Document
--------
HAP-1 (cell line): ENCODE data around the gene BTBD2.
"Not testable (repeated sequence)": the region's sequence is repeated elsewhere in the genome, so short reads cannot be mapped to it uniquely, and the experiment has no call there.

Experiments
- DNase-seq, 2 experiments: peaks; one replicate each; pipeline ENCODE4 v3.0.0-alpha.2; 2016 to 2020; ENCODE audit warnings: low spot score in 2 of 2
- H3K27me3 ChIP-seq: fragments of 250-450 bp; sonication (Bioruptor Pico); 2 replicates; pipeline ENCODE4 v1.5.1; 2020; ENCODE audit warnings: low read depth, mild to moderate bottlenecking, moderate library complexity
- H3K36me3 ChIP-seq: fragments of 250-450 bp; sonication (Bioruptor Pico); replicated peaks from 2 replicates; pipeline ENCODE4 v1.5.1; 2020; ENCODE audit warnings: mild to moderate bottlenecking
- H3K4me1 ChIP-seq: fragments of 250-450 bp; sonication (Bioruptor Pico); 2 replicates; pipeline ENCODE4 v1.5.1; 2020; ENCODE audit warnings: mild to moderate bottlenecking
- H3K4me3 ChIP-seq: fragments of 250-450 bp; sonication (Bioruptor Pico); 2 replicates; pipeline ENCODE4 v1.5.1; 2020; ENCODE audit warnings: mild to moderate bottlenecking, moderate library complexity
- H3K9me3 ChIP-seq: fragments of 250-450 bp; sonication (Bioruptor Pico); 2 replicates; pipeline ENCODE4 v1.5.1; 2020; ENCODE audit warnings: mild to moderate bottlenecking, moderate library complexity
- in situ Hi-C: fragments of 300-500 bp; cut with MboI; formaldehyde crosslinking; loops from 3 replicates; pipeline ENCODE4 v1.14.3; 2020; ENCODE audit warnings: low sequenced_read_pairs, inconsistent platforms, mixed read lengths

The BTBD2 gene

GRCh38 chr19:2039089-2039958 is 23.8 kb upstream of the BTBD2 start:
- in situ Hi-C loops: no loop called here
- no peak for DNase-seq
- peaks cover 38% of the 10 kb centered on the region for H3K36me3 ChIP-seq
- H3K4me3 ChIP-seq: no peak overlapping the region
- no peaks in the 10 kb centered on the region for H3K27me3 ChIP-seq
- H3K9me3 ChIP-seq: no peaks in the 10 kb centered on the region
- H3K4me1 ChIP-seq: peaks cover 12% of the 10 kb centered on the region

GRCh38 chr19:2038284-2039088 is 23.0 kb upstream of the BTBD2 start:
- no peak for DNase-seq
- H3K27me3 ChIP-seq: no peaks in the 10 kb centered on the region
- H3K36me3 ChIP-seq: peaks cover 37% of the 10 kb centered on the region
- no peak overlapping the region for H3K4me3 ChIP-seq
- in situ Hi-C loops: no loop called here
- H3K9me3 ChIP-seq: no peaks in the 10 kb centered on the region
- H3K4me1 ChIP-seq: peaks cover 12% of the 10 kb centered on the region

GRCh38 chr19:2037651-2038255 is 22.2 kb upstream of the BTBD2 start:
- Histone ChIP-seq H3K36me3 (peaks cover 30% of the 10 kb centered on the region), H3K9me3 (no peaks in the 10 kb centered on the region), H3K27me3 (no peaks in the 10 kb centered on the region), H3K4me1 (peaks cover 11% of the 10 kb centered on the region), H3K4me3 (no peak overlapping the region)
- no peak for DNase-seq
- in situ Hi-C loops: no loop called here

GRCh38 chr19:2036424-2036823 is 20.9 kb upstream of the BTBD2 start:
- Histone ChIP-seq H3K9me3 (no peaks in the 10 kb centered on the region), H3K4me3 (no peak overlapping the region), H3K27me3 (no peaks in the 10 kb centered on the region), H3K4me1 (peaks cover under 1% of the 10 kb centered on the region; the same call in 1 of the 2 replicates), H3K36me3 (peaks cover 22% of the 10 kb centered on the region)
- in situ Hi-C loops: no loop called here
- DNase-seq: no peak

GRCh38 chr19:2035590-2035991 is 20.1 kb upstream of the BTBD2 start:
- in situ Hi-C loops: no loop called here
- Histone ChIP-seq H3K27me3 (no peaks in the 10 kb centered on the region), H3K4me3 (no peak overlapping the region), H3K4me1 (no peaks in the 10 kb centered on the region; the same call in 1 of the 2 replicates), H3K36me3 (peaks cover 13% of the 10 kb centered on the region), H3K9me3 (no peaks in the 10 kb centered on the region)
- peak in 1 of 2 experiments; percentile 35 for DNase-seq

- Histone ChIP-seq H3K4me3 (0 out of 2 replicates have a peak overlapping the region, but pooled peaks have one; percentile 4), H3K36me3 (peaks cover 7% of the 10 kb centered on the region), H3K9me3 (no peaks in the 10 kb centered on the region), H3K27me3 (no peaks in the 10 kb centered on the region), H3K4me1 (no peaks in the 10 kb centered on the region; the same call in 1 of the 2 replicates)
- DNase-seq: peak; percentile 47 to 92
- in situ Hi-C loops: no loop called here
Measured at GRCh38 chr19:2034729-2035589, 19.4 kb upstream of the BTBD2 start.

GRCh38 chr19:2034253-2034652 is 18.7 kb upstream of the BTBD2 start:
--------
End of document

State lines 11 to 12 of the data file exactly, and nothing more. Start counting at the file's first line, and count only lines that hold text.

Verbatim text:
The BTBD2 gene

GRCh38 chr19:2039089-2039958 is 23.8 kb upstream of the BTBD2 start: